Washington, March 28 (DPA) Worldwide executions dropped sharply in 2010 as abolishing the death penalty gained momentum, Amnesty International reported in its annual study.
Amnesty's report released in London Monday counted at least 527 executions, down from the known figure of 714 known executions in 2009.
Amnesty said, however, that China is believed to have executed thousands of people but keeps its numbers secret.
Thirty-one countries abolished the death penalty in the last decade, including Mongolia in 2010. Amnesty said China, Iran, Saudi Arabia, the US and Yemen remain the most frequent practitioners of the death penalty.
A significant proportion of the executions or death sentences in 2010 that took place in China, Egypt, Indonesia, Iran, Laos, Libya, Malaysia, Thailand, United Arab Emirates, Saudi Arabia and Yemen were for drug-related crimes, Amnesty said.
While executions may be on the decline, a number of countries continue to pass death sentences for drug-related offences, economic crimes, sexual relations between consenting adults and blasphemy, violating international human rights law forbidding the use of the death penalty except for the most serious crimes," Salil Shetty,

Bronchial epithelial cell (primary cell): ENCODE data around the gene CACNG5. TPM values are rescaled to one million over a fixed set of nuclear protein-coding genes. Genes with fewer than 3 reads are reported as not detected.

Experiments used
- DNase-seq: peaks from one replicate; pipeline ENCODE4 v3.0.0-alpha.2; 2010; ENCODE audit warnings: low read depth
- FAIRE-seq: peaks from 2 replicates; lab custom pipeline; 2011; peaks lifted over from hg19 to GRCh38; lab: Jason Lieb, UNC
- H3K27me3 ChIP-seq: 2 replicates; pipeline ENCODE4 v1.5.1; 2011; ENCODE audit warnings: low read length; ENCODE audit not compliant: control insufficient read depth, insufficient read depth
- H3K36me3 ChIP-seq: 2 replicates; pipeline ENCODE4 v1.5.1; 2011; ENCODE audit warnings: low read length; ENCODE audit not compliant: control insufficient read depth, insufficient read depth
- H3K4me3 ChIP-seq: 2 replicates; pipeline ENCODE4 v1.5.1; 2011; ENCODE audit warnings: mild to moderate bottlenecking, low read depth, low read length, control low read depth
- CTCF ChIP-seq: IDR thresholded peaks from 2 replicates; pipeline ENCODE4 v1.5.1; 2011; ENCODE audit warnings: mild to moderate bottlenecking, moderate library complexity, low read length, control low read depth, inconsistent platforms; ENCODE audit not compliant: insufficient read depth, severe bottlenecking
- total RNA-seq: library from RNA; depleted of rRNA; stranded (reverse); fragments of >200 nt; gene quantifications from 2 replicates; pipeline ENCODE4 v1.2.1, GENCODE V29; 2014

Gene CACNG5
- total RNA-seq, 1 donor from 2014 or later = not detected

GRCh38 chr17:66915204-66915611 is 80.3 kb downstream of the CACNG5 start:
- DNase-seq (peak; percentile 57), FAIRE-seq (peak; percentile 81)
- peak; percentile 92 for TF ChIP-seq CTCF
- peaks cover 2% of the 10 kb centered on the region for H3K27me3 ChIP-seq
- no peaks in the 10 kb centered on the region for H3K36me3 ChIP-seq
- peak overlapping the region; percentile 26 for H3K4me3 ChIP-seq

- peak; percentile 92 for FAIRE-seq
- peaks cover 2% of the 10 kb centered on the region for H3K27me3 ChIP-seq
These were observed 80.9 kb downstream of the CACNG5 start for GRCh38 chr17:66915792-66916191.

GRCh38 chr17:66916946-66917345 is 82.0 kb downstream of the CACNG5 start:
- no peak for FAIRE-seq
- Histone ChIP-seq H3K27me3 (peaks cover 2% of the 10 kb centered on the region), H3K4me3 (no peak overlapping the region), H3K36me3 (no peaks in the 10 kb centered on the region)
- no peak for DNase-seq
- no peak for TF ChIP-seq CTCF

Amnesty's secretary general, said.
Asia and the Middle East were the regions with the most executions. In the US, where the death penalty is only handed down for violent crimes like premeditated murder, there were 110 execution sentences, Amnesty said.
The US state of Illinois banned the death penalty in March.